The future of personalized nutrition: Foodvalley paper unpacks formula for success
12 Oct 2021 --- The bulk of personalized nutrition growth will be in the segment of dynamic digital platforms where mass-market consumers can find information and motivation that fit their personal goals.
This is according to a new position paper from Foodvalley NL, an international and independent platform that aims to drive sustainable food systems.
Written with input from 53 stakeholders, it lays out a host of recommendations. These include:
- Joint and multidisciplinary innovation for the growing market and ecosystems of personalized nutrition.
- Structured and demand-driven investment, both from public and private sources.
- Policy and legislation to support this growing field.
- Training the broad range of personalized nutrition professionals of the future.
The paper targets a wide range of stakeholders, including industry partners, academics, healthcare, investors, regulators, consumers and governmental agencies. It emphasizes that industry investment and collaboration are essential to elevate personalized nutrition.
“Promoting joint innovation and fostering partnerships is crucial to debottleneck value chain challenges and drive growth in personalized nutrition,” states the paper.
Industry players who should be involved include technology companies, diagnostic companies, food producers, retailers and organizations for health insurance, health care and dieticians.
The paper’s lead author is Nard Clabbers of Happ, and collaborators include Qina’s Mariette Abrahams and Ahmed El-Sohemy of Nutrigenomix.
The paper creates a business definition for personalized nutrition, which had previously not been clearly delineated despite exponential growth.
“Personalized nutrition could be a service or a product. It uses individual-specific information, is founded in evidence-based science and has the goal to give consumers control and promote a positive, sustainable dietary behavioral change,” states the definition.
It continues that this may result in measurable benefits for personal goals like health improvement and health maintenance, or disease-specific benefits.
The authors also note that from data and IT infrastructure to the minimally needed science and legal framework, personalized nutrition covers all grounds, as well the challenges related to health and sustainability.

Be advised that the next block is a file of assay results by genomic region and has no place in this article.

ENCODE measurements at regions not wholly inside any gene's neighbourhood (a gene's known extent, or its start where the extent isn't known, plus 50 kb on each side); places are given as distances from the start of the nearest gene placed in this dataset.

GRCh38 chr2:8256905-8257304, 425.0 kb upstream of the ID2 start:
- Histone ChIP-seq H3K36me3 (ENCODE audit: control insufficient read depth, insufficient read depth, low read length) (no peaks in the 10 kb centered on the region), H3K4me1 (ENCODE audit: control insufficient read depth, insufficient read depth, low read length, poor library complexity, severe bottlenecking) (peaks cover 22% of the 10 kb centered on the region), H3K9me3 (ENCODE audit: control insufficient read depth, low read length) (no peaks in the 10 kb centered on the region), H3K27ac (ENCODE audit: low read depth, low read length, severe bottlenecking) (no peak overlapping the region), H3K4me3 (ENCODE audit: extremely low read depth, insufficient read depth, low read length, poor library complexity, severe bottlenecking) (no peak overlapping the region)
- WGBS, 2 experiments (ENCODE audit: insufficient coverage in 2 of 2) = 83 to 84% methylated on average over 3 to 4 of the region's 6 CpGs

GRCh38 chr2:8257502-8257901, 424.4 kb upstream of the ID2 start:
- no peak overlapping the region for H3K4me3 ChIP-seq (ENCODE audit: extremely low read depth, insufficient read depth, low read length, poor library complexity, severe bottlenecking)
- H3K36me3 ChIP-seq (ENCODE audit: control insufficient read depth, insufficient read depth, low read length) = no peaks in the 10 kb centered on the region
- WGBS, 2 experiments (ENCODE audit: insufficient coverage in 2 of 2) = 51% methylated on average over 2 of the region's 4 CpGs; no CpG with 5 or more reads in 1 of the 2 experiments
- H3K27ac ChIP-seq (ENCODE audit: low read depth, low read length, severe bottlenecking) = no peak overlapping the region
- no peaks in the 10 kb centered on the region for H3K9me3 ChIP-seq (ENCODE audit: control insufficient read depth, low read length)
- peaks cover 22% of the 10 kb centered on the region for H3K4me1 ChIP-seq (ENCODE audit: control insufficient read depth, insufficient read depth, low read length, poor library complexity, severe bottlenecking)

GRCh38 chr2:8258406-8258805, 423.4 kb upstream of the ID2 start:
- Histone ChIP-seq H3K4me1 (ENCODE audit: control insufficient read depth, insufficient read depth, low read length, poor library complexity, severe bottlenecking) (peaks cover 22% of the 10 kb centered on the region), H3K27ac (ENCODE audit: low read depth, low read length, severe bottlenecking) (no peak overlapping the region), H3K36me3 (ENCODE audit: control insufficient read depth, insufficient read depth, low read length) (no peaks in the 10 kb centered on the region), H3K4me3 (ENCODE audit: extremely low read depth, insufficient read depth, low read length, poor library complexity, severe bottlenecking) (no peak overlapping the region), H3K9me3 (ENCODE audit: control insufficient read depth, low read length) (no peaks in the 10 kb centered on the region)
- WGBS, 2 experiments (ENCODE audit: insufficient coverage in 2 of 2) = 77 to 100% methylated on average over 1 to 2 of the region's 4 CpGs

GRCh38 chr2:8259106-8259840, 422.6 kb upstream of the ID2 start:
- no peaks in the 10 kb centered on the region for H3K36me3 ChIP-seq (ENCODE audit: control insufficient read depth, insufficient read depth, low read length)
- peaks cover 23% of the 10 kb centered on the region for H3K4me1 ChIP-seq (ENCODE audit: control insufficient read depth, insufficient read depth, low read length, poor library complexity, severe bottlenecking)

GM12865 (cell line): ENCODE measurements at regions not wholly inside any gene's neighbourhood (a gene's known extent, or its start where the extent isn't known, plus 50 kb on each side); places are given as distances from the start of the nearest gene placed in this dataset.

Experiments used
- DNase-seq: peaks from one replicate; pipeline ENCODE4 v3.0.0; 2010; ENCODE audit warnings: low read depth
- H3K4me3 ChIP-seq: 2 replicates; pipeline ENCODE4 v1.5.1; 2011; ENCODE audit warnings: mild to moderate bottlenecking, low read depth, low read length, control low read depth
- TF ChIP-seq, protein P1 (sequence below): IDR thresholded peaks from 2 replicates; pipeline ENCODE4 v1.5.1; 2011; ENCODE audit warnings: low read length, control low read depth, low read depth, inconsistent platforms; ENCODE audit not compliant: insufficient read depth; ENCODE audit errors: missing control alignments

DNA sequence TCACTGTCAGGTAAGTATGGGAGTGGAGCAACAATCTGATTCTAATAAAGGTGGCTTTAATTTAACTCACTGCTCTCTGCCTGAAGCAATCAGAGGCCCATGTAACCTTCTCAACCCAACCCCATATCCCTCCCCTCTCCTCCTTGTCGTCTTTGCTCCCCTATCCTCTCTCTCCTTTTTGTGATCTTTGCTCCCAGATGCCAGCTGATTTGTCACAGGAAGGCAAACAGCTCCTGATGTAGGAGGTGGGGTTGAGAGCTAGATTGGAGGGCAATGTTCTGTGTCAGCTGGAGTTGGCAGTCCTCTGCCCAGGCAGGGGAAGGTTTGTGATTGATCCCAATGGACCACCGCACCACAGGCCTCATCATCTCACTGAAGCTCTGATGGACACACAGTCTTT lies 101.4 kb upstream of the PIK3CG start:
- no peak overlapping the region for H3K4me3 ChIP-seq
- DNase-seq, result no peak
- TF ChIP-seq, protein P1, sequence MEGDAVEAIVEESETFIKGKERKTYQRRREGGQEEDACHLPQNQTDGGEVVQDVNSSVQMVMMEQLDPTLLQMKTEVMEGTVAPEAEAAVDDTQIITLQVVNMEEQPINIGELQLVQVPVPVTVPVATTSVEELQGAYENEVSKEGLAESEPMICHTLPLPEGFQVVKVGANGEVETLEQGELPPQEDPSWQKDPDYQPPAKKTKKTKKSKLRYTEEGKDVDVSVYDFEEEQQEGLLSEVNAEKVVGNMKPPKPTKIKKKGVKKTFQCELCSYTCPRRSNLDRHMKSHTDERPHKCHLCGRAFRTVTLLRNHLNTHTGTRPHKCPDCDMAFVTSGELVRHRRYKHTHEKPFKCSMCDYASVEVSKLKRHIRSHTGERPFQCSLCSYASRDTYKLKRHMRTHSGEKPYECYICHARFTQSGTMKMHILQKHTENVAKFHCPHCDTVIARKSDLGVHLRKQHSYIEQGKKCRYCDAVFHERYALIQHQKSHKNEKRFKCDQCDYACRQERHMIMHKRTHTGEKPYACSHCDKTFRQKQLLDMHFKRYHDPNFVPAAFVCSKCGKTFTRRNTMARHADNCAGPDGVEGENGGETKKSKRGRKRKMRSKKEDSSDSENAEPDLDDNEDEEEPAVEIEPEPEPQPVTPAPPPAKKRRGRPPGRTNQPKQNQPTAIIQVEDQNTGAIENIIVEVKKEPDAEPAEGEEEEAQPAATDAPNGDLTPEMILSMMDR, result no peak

Highlighting the importance of legal frameworks, a report from the UK House of Commons Science and Technology Committee recently called for tighter restrictions around direct-to-consumer genomic tests.
Profitable business models
According to the authors, profitable personalized nutrition examples are few and far between. Therefore, a cautious approach is suggested to avoid pitfalls.
Additionally, the paper notes that successful business models are likely to embody science-based products that offer a good balance between perceived efforts and experience gains.
This means it is necessary to have a clear target group and value proposition to organize good distribution channels. Cost is a key factor, with evolving solutions starting to reduce financial burdens on consumers.
Convenience is also crucial, which can be achieved by offering products or services that people use on a routine basis. This increases engagement and retention.
A long view of personalized nutrition
Foodvalley notes that personalized nutrition is a young and growing field. It is founded in biological science and now matured into a more holistic concept of ensuring that consumers can be in the “driver’s seat” when it comes to their nutritional choices.
In that respect, personalized nutrition is embedded in the whole food system, with all of its challenges related to health and sustainability.
Looking ahead, the paper authors predict that personalized nutrition will, on the one hand, consist of niches where very specialized players interact one-on-one with their well-informed clients, as is the case in existing business models.
On the other hand, larger consortia will build dynamic digital platforms where the mass market consumers can find the information and motivation that fits their momentary personal goals.
Edited by Katherine Durrell
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